Benjamin Bratt lauds 'Coco' for showing 'subtleties and beauty that exist within the Latino culture'
WATCH Benjamin Bratt says 'Coco' shows the 'beauty that exists within the Latino culture'
You won’t actually see Benjamin Bratt in his newest film role, but he’s proud of the outcome.
Bratt is starring in the new Disney/Pixar animated feature “Coco” as the voice of the great Ernesto de la Cruz. He talked about the film in a recent appearance on “Popcorn With Peter Travers.”
“It’s going to be funny. And it will likely move you,” Bratt said. “The difference in this case is that, at long last, they’re setting against the backdrop of Latino culture, specifically Mexican culture, around the celebration of the Day of the Dead, which is a beautiful recognition of those who have come before us.
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- Benjamin Bratt appears on Popcorn with Peter Travers
“It’s a time of year around Halloween time where people put up altars, remembrances of the people who have passed on. So that’s the context in which the story unfolds.”
Bratt plays a beloved performer who unknowingly inspires a young boy, only to find out they have a surprising connection.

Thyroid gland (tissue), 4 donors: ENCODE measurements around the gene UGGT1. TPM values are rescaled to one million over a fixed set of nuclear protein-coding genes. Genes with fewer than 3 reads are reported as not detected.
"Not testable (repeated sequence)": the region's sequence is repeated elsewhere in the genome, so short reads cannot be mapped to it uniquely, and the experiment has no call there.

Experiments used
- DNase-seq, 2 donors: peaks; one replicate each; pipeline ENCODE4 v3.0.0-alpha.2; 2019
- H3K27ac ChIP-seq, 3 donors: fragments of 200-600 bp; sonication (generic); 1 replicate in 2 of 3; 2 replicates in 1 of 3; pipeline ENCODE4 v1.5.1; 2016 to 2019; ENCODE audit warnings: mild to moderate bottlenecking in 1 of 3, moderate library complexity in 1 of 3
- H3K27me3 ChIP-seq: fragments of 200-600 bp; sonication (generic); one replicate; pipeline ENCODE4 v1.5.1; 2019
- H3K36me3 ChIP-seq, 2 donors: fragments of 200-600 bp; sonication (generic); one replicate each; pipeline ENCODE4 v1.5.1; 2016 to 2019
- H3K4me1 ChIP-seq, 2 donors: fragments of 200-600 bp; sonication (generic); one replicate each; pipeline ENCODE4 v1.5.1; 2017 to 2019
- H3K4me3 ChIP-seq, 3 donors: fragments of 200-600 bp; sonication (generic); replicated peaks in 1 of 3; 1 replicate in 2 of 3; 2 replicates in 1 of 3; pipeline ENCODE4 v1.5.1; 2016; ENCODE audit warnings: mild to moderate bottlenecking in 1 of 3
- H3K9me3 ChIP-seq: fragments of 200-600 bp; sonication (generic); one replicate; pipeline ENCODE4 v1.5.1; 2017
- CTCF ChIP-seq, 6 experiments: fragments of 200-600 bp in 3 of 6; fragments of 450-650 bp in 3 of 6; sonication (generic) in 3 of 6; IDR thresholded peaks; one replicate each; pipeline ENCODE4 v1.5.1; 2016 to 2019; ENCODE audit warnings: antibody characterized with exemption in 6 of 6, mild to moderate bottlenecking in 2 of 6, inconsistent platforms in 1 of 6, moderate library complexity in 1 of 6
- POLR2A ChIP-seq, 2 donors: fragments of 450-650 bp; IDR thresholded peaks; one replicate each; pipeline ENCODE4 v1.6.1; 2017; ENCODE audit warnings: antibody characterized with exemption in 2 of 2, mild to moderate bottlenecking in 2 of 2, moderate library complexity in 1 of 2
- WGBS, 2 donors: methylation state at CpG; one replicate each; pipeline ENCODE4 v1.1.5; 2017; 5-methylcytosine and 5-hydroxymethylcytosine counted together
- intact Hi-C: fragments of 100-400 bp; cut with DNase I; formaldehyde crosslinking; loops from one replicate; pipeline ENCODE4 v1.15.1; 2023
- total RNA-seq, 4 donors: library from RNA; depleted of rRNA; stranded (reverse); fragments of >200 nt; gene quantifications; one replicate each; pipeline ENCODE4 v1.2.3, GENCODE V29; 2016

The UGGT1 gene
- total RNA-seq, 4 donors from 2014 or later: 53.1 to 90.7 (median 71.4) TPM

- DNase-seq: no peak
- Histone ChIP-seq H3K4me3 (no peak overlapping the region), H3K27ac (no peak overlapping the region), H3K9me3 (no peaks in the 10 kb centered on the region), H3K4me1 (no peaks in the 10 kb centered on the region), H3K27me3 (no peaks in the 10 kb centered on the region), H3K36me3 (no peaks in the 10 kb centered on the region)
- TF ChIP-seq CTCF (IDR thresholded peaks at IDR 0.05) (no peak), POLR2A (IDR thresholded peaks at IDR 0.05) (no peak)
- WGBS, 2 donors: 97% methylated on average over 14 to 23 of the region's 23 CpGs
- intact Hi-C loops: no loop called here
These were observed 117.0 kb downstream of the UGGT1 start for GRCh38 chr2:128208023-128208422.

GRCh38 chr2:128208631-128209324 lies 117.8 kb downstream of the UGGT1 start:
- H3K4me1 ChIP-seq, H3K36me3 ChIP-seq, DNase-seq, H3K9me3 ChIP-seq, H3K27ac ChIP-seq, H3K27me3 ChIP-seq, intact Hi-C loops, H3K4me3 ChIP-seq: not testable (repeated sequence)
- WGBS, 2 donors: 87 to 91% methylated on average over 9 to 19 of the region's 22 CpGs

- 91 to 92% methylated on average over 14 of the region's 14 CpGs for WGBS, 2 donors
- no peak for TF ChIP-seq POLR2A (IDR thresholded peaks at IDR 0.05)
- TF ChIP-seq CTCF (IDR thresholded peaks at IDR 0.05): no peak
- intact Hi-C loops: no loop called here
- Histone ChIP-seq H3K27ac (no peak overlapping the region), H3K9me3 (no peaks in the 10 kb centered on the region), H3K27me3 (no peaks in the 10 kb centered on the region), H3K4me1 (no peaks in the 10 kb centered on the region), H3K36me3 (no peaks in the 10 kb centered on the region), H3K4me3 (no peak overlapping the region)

“Miguel, who’s the 12-year-old lead of the story, has a passion to be a talented musician very much like his idol Ernesto de la Cruz, which is the person I play,” Bratt, 53, told Peter Travers. “This guy, he’s the Mexican Frank Sinatra. This is a guy who is as famous for his singing as he is for as his star turns in Mexican cinema. The problem is he’s dead.”
Bratt, whose mother immigrated to the United States from Peru, said the film hits home for him because he can personally relate to some aspects of the story.
“Miguel, through some set of mysterious circumstances, ends up in the Land of the Dead and comes face to face with his personal hero,” Bratt said. “That sets them off on a journey where the boy discovers things about himself and where he’s from.
“It’s a beautiful, beautiful story and actually one that I’m really proud of, because of what I think is a truly authentic depiction of a lot of the subtleties and beauty that exist within the Latino culture.”
“Coco” is in theaters everywhere.
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